WL#3599: Benchmark demonstrating the performance of loose index scan for aggregate functions with distinct

Affects: Server-6.0   —   Status: Complete   —   Priority: Low

Currently MySQL executes COUNT(DISTINCT expr1, ..., exprN) by executing
a table or index scan that fills a temporary data structure (table or
tree) with all distinct values, and then returning the count of the
distinct values in that temporary data structure.

In cases when there are applicable indexes it is possible to execute
such queries much faster via the "loose index scan" technique employed
for execution of GROUP BY and DISTINCT queries, as implemented by
WL#1724.

The goals of this task are :

1. Measure the performance benefits realized by the implementation of 
   WL#3220 "Loose index scan for aggregate functions"
2. Present these measurements in a ready to use graphical form.
Benchmark task; see LLD for details.
No further HLS needed.
1. Introduction

When executing AGGREGATE_FUNC(DISTINCT ...) MySQL may use index scan
to go over the input rows.
This benchmark compares performing full index scan to retrieve the 
input rows of AGGREGATE_FUNC(DISTINCT ...) with "loose index scan" (1).
Loose index scan uses an index to "jump" on the start of each matching
group of rows. Then it goes over the qualifying subset of rows, skips 
the rest of the rows and jumps on the next group. The index used may 
include additional columns after the grouping columns.
In the worst case (when there are no rows to skip) loose index scan 
will simply go through all the rows in the index, witch is a
equivalent of a full index scan.
In both cases either an in-memory structure or a disk based
structure can be used to accumulate the distinct rows. 

We measure how query execution times change when using loose index 
scan compared to using full index scan. 
This change (percent, %) is measured as a function of the following 
parameters :
 - Result set size - rows
 - Distinct values in the result set - percent (0-100)

 - Location of the DISTINCT table (memory or disk)

2. Experimental setup

2.1 Test Database

We use the following MyISAM tables :
create table t11 (a char(100), KEY (a));
create table t12 (a char(100), KEY (a));
create table t13 (a char(100), KEY (a));
create table t14 (a char(100), KEY (a));
create table t21 (a char(100), KEY (a));
create table t22 (a char(100), KEY (a));
create table t23 (a char(100), KEY (a));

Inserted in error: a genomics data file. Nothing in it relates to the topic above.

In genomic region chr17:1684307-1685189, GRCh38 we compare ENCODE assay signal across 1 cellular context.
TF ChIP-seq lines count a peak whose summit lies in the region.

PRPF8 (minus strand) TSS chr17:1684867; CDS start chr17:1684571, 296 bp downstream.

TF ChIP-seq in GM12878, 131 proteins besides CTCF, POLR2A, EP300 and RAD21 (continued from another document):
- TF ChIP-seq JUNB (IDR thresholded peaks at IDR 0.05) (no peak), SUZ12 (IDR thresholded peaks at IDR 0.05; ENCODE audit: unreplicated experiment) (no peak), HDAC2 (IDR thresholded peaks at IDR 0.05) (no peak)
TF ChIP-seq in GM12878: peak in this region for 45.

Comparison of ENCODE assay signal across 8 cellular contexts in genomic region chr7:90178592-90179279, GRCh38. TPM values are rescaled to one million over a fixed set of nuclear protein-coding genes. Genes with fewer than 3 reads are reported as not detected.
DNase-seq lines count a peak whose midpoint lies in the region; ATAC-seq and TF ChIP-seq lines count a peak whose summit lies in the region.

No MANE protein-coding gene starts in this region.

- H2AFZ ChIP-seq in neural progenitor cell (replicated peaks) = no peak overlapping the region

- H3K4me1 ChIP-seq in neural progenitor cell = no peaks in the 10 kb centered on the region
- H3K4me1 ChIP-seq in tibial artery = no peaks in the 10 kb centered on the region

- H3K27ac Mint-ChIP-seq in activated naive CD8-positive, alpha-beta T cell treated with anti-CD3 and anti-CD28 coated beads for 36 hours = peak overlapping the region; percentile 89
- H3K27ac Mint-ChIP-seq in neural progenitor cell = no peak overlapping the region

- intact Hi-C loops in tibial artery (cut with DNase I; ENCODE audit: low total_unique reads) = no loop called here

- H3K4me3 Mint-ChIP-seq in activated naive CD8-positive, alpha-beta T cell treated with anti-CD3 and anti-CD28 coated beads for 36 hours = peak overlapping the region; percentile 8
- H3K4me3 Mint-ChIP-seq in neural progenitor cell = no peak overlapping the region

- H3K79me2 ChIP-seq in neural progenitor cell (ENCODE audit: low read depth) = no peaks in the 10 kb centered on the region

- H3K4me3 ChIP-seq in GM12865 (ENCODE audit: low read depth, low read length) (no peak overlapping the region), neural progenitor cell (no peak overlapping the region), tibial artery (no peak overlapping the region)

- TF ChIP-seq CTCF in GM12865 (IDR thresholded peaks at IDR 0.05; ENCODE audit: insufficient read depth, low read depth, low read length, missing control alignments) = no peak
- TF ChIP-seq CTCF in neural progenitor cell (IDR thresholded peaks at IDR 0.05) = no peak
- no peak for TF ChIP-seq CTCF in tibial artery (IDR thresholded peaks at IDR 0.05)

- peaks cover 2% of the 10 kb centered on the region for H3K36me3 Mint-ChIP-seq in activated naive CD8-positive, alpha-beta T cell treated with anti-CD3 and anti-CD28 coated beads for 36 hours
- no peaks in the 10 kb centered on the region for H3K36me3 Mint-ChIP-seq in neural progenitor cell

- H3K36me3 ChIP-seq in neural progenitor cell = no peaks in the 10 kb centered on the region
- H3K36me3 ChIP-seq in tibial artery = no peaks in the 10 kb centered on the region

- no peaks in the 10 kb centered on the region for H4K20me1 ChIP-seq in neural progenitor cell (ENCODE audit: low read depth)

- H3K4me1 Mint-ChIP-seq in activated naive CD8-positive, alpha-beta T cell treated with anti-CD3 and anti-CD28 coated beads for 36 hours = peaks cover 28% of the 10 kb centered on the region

create table t24 (a char(100), KEY (a));
create table t31 (a char(100), KEY (a));
create table t32 (a char(100), KEY (a));
create table t33 (a char(100), KEY (a));
create table t34 (a char(100), KEY (a));
create table t41 (a char(100), KEY (a));
create table t42 (a char(100), KEY (a));
create table t43 (a char(100), KEY (a));
create table t44 (a char(100), KEY (a));

We populate the tables according to the following table :
-----------------------------
|Rows   |distinct values, % |
|power  |-------------------|
|of two |  10|  35|  60|  85| 
|-------|----|----|----|----|
|   20  | t11| t12| t13| t14|
|   21  | t21| t22| t23| t24|   
|   22  | t31| t32| t33| t34|
|   23  | t41| t42| t43| t44|
-----------------------------

(e.g. we fill 7 million rows in t43 and we use 5 033 164 
distinct values evenly distributed : 5 033 164 is 60% of 
8 388 608 (2^23) rows).
This makes the index of the tables to occupy approximately 
from 100MB (for t11) to 800M (for t44).

2.2 Server Configuration

We make sure the whole index will fit into memory cache 
(key_buffer_size > index size). We set "key_buffer_size=900M" 
to be on the safe side.

We examine cases where all the distinct values can fit into
memory and cases where they must be written to disk. 

We use 10%-85% (step 25%) distinct values (in uniform groups) 
for values of column 'a'. This makes for distinct values sizes
from 10M (for t11) to 680M (for t44).


we set for the in-memory graphic:
max_heap_table_size=700M

and for the disk graphic:
max_heap_table_size=9M


2.3 Test Queries

The optimization applies to AVG(DISTINCT), SUM(DISTINCT) and 
COUNT(DISTINCT).
We use the following two sets of queries. We must measure
both AVG and COUNT because of the different implementation of 
AVG/SUM(DISTINCT) and COUNT(DISTINCT) : COUNT only uses the 
number of elements from the DISTINCT calculation structure 
and does not iterate over the distinct rows, whereas AVG/SUM 
iterates.


Loose index scan:
SELECT COUNT(DISTINCT a) FROM t1;
SELECT AVG(DISTINCT a) FROM t1;


Full index scan:
SELECT COUNT(DISTINCT a + 1) FROM t1;
SELECT AVG(DISTINCT a + 1) FROM t1;


2.4 Hardware Requirements